Population pharmacokinetics of liposomal amphotericin B and caspofungin in allogeneic hematopoietic stem cell recipients.
ABSTRACT Liposomal amphotericin B (LAMB) and caspofungin (CAS) are important antifungal agents in allogeneic hematopoietic stem cell transplant (aHSCT) recipients. Little is known, however, about the pharmacokinetics (PK) of both agents and their combination in this population. The PK of LAMB and CAS and the potential for PK interactions between both agents were investigated within a risk-stratified, randomized phase II clinical trial in 53 adult aHSCT recipients with granulocytopenia and refractory fever. Patients received either LAMB (n = 17; 3 mg/kg once a day [QD]), CAS (n = 19; 50 mg QD; day 1, 70 mg), or the combination of both (CAS-LAMB; n = 17) for a median duration of 10 to 13 days (range, 4 to 28 days) until defervescence and granulocyte recovery. PK sampling was performed on days 1 and 4. Drug concentrations in plasma (LAMB, 405 samples; CAS, 458 samples) were quantified by high-pressure liquid chromatography and were analyzed using population pharmacokinetic modeling. CAS concentration data best fitted a two-compartment model with a proportional error model and interindividual variability (IIV) for clearance (CL) and central volume of distribution (V(1)) (CL, 0.462 liter/h ± 25%; V(1), 8.33 liters ± 29%; intercompartmental clearance [Q], 1.25 liters/h; peripheral volume of distribution [V(2)], 3.59 liters). Concentration data for LAMB best fitted a two-compartment model with a proportional error model and IIV for all parameters (CL, 1.22 liters/h ± 64%; V(1), 19.2 liters ± 38%; Q, 2.18 liters/h ± 47%; V(2), 52.8 liters ± 84%). Internal model validation showed predictability and robustness of both models. None of the covariates tested (LAMB or CAS comedication, gender, body weight, age, body surface area, serum bilirubin, and creatinine clearance) further improved the models. In summary, the disposition of LAMB and CAS was best described by two-compartment models. Drug exposures in aHSCT patients were comparable to those in other populations, and no PK interactions were observed between the two compounds.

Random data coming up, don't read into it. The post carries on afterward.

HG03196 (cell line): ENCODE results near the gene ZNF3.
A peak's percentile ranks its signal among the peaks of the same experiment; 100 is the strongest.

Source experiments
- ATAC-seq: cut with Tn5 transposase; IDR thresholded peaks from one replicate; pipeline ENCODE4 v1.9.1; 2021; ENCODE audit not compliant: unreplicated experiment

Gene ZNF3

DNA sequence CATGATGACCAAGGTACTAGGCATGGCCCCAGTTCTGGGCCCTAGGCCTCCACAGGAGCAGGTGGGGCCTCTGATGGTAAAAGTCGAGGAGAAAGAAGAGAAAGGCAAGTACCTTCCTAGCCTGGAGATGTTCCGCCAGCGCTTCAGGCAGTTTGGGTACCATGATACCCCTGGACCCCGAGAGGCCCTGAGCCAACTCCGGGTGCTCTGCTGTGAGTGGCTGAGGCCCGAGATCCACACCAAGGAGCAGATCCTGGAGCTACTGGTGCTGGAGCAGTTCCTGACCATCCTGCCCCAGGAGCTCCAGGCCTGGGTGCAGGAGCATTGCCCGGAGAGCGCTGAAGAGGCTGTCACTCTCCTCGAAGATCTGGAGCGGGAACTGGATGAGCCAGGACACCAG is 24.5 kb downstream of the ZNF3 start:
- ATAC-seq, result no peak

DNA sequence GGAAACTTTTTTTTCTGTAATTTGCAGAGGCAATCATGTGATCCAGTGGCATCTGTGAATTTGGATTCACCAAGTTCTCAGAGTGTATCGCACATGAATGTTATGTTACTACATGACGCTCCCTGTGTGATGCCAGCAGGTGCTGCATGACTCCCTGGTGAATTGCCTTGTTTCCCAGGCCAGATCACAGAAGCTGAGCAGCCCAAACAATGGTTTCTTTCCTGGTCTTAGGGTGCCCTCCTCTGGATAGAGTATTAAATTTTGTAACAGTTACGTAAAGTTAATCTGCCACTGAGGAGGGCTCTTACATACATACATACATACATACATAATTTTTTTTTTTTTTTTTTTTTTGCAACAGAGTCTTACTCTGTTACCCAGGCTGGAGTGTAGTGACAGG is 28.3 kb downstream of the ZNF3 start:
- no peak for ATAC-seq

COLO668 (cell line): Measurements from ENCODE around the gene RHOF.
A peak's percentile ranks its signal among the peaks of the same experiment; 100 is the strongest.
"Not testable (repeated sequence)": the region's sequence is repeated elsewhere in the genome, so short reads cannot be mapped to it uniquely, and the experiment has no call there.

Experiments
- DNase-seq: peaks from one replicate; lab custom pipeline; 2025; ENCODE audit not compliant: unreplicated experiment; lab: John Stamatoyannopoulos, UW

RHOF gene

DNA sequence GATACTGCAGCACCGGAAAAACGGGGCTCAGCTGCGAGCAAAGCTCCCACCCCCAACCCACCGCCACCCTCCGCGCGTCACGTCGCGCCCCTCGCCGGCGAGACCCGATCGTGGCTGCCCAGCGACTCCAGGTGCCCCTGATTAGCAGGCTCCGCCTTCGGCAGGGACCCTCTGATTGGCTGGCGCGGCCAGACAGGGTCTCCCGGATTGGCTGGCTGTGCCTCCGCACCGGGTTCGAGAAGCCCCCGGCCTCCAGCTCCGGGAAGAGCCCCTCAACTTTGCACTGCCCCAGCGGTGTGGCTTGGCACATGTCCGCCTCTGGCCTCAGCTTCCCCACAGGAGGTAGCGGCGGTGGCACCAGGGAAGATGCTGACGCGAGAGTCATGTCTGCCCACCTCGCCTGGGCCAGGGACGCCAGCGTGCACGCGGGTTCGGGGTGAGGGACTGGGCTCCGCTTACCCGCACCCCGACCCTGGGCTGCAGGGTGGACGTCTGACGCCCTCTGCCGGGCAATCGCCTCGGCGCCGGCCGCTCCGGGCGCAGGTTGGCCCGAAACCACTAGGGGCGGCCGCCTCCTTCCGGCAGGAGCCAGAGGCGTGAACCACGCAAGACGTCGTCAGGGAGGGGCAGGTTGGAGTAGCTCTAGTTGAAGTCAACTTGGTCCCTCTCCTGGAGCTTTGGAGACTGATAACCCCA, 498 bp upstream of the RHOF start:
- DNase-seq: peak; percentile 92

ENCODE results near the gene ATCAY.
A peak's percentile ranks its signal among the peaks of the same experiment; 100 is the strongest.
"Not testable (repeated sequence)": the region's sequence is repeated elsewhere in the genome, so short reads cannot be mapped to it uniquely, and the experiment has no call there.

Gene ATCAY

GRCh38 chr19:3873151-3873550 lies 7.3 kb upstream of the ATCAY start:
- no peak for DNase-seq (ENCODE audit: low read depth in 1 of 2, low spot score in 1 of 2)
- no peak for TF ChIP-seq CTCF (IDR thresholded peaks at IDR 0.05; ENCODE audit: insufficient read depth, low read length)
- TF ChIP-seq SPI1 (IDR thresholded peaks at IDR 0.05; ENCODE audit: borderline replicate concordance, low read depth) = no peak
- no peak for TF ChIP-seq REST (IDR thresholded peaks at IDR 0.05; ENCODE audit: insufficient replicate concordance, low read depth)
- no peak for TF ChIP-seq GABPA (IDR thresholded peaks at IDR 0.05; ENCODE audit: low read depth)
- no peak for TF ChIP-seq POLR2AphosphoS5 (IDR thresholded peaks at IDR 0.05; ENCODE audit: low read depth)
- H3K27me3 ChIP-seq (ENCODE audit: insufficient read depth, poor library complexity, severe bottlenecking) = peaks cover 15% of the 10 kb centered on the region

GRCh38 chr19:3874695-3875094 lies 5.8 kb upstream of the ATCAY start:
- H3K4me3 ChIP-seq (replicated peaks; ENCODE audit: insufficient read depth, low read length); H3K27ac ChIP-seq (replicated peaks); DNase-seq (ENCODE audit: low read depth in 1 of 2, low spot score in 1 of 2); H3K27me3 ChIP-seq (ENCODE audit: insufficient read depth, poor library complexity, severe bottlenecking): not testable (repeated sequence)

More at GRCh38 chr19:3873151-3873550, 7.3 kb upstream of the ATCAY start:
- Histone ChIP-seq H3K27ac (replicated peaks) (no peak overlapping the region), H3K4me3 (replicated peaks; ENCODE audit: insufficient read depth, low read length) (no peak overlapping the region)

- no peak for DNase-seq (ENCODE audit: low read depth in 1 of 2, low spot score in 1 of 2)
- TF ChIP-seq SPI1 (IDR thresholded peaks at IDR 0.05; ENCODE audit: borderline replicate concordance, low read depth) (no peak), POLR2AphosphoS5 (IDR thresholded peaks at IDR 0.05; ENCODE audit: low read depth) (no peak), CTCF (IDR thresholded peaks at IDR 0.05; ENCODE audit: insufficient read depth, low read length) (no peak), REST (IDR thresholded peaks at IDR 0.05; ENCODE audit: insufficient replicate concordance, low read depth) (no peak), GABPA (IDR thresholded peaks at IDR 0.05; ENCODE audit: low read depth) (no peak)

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ABSTRACT: A formula has been developed to predict creatinine clearance (Ccr) from serum creatinine (Scr) in adult males: (see article)(15% less in females). Derivation included the relationship found between age and 24-hour creatinine excretion/kg in 249 patients aged 18-92. Values for Ccr were predicted by this formula and four other methods and the results compared with the means of two 24-hour Ccr's measured in 236 patients. The above formula gave a correlation coefficient between predicted and mean measured Ccr's of 0.83; on average, the difference predicted and mean measured values was no greater than that between paired clearances. Factors for age and body weight must be included for reasonable prediction.Nephron 02/1976; 16(1):31-41. · 13.26 Impact Factor